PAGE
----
Part of the job description for the S&R Foundation’s Artist-in-Residence is to be a multifaceted ambassador to the Washington cultural world, explaining, performing, presenting and representing the goals and results of the foundation.
Grounded in its purchases in Georgetown of Halcyon House and the Evermay estate, S&R “works with its partners to encourage social, scientific and artistic innovation, and to promote cultural and personal development.”
The young Canadian pianist Ryo Yanagitani is just about the best kind of ambassador any organization or institution could have. Affable, enthusiastic, articulate and brimming with enthusiasms and energy, Yanagitani is the foundation’s first resident artist, and he’s still here, teaching, playing, bringing his considerable gifts to the community at large.
“I thought at first it was supposed to be a one-year thing, which artist-in-residence stints often are,” he said. “Well, I’m now heading into my third residency, and it’s been an amazing experience.”
According to Kuno, the S&R Foundation’s Artist-in-Residence program “is meant to not only give selected emerging artists a home and place of inspiration, but also to provide a platform for collaboration among young musicians from around the world.”
Listening to Yanagitani, you get a sense of both his background and his heritage. He’s 36, looks at least a decade younger and combines an electric curiosity with a clean, friendly formality and charm. “I’m glad to be continuing the residency,” he said. “It gives me a chance to explore myself as an artist, a pianist, a professional and a human being,” he said.
His parents emigrated from Japan to Canada, specifically Vancouver, that far-west city that seems to a visitor a 21st-century, self-consciously livable city.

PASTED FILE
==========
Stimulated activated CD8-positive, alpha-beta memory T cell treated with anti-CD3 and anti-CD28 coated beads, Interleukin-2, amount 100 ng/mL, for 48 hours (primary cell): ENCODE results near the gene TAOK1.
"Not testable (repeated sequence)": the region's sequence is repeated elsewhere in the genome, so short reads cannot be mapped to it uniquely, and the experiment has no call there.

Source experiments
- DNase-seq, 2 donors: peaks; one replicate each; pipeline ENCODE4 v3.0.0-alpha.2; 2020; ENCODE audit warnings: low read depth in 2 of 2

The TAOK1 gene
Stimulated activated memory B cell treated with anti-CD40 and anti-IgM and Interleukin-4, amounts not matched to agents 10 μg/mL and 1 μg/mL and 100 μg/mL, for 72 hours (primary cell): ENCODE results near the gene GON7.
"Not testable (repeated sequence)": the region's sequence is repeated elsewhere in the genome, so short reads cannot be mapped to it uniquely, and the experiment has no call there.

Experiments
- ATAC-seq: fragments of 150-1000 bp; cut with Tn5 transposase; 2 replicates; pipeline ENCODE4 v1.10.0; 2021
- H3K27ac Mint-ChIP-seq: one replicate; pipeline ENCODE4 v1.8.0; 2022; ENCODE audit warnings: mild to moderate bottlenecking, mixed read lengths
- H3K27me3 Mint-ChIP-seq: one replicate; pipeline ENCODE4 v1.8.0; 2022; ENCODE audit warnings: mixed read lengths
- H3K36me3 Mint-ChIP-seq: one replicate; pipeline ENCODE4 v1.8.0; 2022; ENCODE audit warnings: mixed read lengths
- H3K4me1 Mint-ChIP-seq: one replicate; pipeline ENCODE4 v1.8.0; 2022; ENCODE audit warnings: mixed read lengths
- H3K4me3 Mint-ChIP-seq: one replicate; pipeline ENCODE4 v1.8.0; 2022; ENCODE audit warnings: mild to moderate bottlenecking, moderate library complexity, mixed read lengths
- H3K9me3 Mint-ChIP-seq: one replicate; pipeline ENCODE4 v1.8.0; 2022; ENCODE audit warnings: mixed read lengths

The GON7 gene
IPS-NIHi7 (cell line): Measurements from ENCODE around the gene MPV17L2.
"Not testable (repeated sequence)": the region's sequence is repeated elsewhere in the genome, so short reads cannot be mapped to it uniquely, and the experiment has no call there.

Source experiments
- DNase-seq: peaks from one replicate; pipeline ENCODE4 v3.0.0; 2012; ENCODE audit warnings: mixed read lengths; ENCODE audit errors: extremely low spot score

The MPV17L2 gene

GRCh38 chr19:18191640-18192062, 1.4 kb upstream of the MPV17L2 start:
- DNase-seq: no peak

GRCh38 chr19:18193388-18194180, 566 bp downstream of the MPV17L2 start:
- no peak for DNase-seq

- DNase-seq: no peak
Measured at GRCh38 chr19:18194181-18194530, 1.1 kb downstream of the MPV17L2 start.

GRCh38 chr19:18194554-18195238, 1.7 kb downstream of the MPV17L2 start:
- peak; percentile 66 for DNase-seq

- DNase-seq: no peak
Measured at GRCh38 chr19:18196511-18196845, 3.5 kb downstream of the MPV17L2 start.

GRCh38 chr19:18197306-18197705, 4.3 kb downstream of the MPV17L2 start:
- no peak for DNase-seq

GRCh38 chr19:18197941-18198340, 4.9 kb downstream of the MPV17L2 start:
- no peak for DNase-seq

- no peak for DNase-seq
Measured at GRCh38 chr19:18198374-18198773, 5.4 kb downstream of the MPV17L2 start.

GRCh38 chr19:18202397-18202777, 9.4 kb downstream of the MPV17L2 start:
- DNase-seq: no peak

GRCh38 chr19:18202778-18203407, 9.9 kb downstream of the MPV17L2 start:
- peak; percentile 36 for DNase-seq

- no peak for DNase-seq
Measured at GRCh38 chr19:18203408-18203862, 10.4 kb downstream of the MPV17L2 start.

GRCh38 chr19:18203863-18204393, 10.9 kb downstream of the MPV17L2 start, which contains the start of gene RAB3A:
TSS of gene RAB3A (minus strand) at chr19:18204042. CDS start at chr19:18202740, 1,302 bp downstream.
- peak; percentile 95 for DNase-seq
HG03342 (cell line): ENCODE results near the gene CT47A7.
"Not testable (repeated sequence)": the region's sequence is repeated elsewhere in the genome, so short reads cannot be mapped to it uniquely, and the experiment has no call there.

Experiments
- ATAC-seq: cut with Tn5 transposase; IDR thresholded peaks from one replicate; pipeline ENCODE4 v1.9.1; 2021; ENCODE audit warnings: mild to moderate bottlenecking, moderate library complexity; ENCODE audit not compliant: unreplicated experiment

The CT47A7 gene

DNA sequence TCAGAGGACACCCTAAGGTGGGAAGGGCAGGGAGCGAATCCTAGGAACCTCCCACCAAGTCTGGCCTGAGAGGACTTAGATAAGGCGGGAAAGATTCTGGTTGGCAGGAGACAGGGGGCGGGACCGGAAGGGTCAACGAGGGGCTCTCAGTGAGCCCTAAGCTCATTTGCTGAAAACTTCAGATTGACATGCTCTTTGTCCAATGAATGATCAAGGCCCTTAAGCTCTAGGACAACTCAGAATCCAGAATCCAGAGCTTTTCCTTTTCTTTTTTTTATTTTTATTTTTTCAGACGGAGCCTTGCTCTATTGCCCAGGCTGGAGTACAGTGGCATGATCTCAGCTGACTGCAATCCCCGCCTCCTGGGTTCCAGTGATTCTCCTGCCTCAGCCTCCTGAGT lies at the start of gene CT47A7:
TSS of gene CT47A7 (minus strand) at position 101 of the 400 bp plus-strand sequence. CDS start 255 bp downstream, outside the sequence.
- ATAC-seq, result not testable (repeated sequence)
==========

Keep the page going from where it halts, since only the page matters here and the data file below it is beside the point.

Yanagitini has a master of music degree from the Yale School of Music, where he studied under Boris Berman, and has completed the residency portion of his doctor of musical arts degree. He has recorded (an album of Chopin), he’s a member of the Music à la Mode new-music ensemble in New York and collaborates with cellist Jacques Lee Wood.
His collaborative and outreach work has included master classes for piano students at Duke Ellington School for the Arts.
Yanagitani is a key part of S&R Spring Overture Concert Series. On April 15, the concert series continues with S&R Washington Award grand-prize winner Tamaki Kawakubo, conductor and double bassist Nabil Shehata and the Evermay Chamber Orchestra presenting an evening of Tchaikovsky, Barrière and Vivaldi, including the classic “Four Seasons.”
Yanagitani will perform cabaret and musical-theater selections with mezzo-soprano Annie Rosen on April 24; works for flute and piano with flutist Lorna McGhee, who will play some of the Library of Congress’s rare instruments, on May 1; and works for violin and piano with violinist Sayaka Shoji on May 12. On May 16, he will close out the spring season with a solo recital of works by Rachmaninoff.
In addition, sister and brother Melissa Margulis, violin, and Jura Margulis, piano, will perform on April 21 and the Mark Meadows Jazz Quartet on May 8.
Since its inception, the series – staged in the intimate and graceful salon at Evermay –has become increasingly diverse and ambitious in its programming.
“Music is changing,” Yanagitani said. “It’s a complicated world, and you have to be aware of what you can do in making a career out of music, how to explore your gifts while making a living in performance. It’s a little like walking on eggshells.”
He loves being in Washington, and in Georgetown, although he lives with friends in Bethesda. “It’s such a diverse area, so many things going on, and I think there is an audience that’s out there that’s really appreciative. In the setting at Evermay, the connection to the music becomes both intimate and visceral. You can talk about the music a little. But you haves to spread your wings,” he said. “I’ve even explored a little tango music, and lately, I’ve discovered American musicals: ‘Wicked’ and ‘Miss Saigon,’ for instance.
“I happen to love the romantic and classic period of the 19th century,” Yanagitani will tell you. “But one of the things about making music your life is you have to, and should, broaden your interests. I’ve played piano since I was a child, practically, and to me, it’s always been an intimate, intense experience to play, to learn, to live that life.”